It came as no surprise to me that things did not improve on pages 2 through 15.

What About the Story Itself?

It doesn’t matter.

Again, I can’t speak for the Industry Insider Screenwriting Contest judges, but here’s the thing… Even if the underlying story is fantastic, there’s no way I could present this as an example of finalist-quality writing. It is, after all, a writing contest. Having a good story is only one piece of the puzzle. Great writers can:

  1. come up with a compelling story
  2. write it well
  3. demonstrate a command of the rules particular to screenwriting.

One out of three isn’t going to cut it, especially when there are thousands of entries to choose from.

The truth is, even beyond all of the technical mistakes, the writing isn’t very strong. I only mentioned a few things that stuck out. If I were editing this first page, there would have been many more notes.

Danny seems like a friendly, eager screenwriter, and I wish him all the best. In time, he may be able to better his writing to the point where he starts to place in contests, etc. But he’s not there yet.

The first thing I would recommend to him, and frankly any screenwriter out there, is to read and absorb a screenplay formatting book like David Trottier’s The Screenwriter’s Bible, or  Christopher Riley’s The Hollywood Standard.

Proper script formatting won’t make your story any better, but it will let your writing stand on its own merits. And that’s all you can hope for.

Any other issues with Danny’s script that bear mentioning? Who can tell me why his main character introduction doesn’t work?

Screenplay Competitions Insight Jun 13

Screenplay Competitions

Screenwriting TrophyAt the Great American PitchFest 2012, I attended four free classes. In my last post, I discussed the class that dealt with selling your script. Today’s post gives you the deets on screenwriting contests, courtesy of the following panel:

The free class was called: “Screenplay Competitions – How to Win, Why Enter & How They Can Change Your Life”

That sounded like a something I needed to check out! Here are some of the things I learned:

  • Each of the top competitions receive anywhere from 5,000 to 7,000+ scripts (The Nicholl receives the most). CineStory receives only about 600 scripts (so the chances of winning are greater).
  • For the Nicholl competition, even the quarterfinalists will get contacted by producers, managers, etc.
  • It’s a misconception that companies are getting rich off of holding screenwriting competitions. Everyone on the panel genuinely scoffed at that idea.
  • A common script concept this year has been: “Senior citizens on the run.”
  • A common story conceit has been an opening where a young woman is staggering through the woods, then we flash back to how she got there (or it ends up being a dream).
  • If you want to see how screenwriting contests stack up, head over to The site features user-submitted reviews and ratings for each competition.

The question and answer period was especially enlightening. Here are some good ones (all paraphrased):

Q. Is it a good idea to resubmit the same script two years in a row?

A. If it’s been substantially rewritten, then yes. If it hasn’t been rewritten, the answer was mixed. Most judges seemed to think that it was a bad idea to resubmit the same script, however Joan Wai related a story about a writer who submitted the exact same script a second year in a row and ended up winning a Nicholl fellowship!

It was also noted that quite often competitions will have about 50% new judges from year to year, so it may pay to resubmit if you feel that your script was misunderstood. Until robots get into the game, judging will continue to be subjective. But the bottom line is that everyone’s looking for a great script.

Q. Has the advent of screenwriting software improved the quality of  scripts over the years?

A. “They’re just as bad, but better written.” – Howard Casner

Note: He said it jokingly, but there was truth behind it. Of all the panelists, his passion for finding innovative scripts and quality writing was probably the most evident.

Q. What’s the percentage of scripts that are good?

A. The general consensus seemed to be about 1 in 20. (Note: At the previous panel discussion of script consultants, they said about 1 in 100. Perhaps the quality of writing is better for competitions than it is in general.)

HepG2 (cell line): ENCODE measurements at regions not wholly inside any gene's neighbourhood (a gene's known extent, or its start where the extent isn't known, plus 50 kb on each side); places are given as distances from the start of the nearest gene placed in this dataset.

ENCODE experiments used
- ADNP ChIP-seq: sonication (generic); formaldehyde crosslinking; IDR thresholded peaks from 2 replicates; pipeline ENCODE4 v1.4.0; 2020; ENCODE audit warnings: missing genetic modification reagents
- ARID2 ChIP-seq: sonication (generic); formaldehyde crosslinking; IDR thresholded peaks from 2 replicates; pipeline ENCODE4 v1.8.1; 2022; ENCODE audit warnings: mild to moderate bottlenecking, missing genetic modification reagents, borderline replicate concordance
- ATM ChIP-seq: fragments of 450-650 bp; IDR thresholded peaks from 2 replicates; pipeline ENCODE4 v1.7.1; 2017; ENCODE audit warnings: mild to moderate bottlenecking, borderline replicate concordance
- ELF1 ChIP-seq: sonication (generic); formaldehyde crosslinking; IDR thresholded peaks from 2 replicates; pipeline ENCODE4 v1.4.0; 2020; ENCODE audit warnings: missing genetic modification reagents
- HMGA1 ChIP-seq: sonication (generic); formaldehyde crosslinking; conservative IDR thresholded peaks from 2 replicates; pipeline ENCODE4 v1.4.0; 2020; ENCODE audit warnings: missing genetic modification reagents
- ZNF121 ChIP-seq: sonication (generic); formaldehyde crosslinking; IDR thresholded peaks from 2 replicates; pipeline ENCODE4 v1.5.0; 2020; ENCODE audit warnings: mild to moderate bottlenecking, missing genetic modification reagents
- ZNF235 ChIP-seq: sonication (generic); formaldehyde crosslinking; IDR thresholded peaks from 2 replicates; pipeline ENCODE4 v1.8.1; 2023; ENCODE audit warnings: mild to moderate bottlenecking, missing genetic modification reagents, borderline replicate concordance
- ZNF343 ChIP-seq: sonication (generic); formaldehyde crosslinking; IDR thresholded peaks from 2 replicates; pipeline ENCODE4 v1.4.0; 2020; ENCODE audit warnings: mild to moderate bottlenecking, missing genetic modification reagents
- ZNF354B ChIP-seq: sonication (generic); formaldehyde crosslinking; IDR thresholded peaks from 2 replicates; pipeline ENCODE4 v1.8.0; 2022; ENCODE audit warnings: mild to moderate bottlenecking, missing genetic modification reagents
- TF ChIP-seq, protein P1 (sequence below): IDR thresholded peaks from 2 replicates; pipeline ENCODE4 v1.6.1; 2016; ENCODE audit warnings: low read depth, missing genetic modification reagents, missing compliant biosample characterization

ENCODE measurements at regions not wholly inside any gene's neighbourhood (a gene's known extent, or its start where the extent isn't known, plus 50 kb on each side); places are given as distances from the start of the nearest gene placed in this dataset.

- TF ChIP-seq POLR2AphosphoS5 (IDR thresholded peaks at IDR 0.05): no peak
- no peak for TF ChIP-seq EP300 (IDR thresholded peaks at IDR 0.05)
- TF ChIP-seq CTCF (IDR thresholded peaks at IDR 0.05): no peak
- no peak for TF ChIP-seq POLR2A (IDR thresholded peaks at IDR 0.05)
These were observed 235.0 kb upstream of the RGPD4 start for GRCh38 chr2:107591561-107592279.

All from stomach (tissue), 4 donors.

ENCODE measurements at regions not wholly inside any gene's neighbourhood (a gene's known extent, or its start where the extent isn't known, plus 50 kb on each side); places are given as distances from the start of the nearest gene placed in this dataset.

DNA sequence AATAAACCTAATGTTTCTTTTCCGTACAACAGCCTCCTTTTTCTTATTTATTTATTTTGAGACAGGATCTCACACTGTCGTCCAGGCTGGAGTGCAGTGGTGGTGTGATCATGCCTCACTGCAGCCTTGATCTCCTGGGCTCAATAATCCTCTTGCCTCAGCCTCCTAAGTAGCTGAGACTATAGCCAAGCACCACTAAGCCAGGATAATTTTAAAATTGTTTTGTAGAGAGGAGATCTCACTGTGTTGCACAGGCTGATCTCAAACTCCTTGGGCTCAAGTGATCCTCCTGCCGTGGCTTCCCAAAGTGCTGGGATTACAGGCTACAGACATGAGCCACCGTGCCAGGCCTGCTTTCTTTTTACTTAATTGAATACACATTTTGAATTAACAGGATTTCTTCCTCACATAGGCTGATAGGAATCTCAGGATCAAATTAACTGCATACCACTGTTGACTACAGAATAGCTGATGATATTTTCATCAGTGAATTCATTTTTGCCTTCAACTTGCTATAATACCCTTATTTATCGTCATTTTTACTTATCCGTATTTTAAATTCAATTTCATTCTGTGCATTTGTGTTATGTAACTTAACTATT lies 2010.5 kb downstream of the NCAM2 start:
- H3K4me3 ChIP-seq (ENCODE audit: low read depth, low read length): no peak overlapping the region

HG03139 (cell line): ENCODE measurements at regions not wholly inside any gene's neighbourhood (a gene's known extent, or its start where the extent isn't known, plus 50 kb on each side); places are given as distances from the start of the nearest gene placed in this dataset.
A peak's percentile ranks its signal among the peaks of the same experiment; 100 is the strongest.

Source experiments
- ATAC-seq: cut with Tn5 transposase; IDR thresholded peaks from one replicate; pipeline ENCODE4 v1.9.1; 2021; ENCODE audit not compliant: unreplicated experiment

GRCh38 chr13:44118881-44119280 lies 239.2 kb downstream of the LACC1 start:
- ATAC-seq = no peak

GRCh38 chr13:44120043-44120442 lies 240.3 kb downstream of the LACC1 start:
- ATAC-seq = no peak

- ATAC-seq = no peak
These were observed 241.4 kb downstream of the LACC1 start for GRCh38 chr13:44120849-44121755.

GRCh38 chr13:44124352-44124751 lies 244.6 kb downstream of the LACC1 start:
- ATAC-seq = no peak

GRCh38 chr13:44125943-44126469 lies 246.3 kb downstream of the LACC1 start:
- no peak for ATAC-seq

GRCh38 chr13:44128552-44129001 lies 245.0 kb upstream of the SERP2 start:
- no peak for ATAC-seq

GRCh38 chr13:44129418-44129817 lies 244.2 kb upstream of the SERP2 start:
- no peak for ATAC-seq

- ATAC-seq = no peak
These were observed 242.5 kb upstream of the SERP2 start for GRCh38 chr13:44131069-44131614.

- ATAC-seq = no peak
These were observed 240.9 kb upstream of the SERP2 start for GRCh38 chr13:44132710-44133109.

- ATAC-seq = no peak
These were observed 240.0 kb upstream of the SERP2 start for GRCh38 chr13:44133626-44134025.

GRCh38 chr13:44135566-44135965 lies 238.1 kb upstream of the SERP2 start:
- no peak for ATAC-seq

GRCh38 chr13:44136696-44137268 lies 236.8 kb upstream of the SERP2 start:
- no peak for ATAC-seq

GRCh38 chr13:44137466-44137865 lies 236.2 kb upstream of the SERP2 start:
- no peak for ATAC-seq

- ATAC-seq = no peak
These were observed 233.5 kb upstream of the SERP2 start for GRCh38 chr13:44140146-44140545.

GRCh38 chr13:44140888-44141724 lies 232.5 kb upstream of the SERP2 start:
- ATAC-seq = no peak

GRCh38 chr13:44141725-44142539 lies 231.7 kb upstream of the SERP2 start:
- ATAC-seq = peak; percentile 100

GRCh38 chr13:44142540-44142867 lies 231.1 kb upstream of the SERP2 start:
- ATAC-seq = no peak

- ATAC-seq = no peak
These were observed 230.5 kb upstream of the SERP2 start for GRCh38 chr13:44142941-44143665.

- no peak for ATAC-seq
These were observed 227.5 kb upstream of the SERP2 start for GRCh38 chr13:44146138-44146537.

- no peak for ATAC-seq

Q. Is there an advantage to submitting your script earlier versus later in the competition cycle?

A. Obviously it’s cheaper if you submit your script earlier, but most seemed to think there was no real advantage. However, one judge admitted that they tend to get tougher on scripts as the competition goes on. But that is balanced out by the fact that later in the competition, a really good script might be fresher in their minds when it comes time to fight over the finalists.

They also agreed that it’s probably not such a great idea to submit your script right at the very last possible minute. It’ll still get read fairly in their contests, but in less reputable contests, it may not get read with as much vigor or interest.

What are your thoughts on screenwriting contests? Any success stories out there?

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Congratulations to Chris Bullett! Dec 29

Gideon's LawMy buddy Chris Bullett just won the November 2011 Best Script Award in the Amazon Studios contest!!! What a great way to surge into 2012.

His $20,000 winning script is called Gideon’s Law. Here’s the logline for this Thriller/Action-Adventure:

A disgraced young cop is assigned a routine civilian ride-along and quickly learns that his passenger is not what he seems and he has just entered into a brutal battle with a killer who will stop at nothing to achieve his goal.

I’ve had the privilege of reading and critiquing a number of Chris’s scripts, and I can say with confidence that he has a bright career ahead of him. (Actually, he has a pretty bright career right now!)


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Industry Insider Contest Scripts Available Aug 02

Industry Insider Screenwriting ContestA while back I discussed my experience with the first Writers Store’s Industry Insider Screenwriting Contest. Even though my submission wasn’t what they were looking for, I was still very impressed with the contest itself and the opportunity.

However, if you’re like me, I’m sure you’d like to see how your 15 pages compared to the ones that made the top ten. Well now you can! The Writers Store has just posted nine of them.

To see them all (including the winner’s pages) for the Simon Kinberg contest logline, please click here.

UPDATE: For those entering the current round of the Industry Insider Screenwriting contest, here’s a great tip from Dana Hahn, Industry Insider Contest Coordinator, who was kind enough to provide it to me:

“The main thing that we’re looking for in our contest is the quality of the writing, and a unique take on the logline.”
– Dana Hahn, Industry Insider Contest Coordinator

Thanks Dana! And good luck everyone!

Professional script critique, logline and page notes for $59.
(Yup, the rumors are true. It’s the best frikken deal on the web.)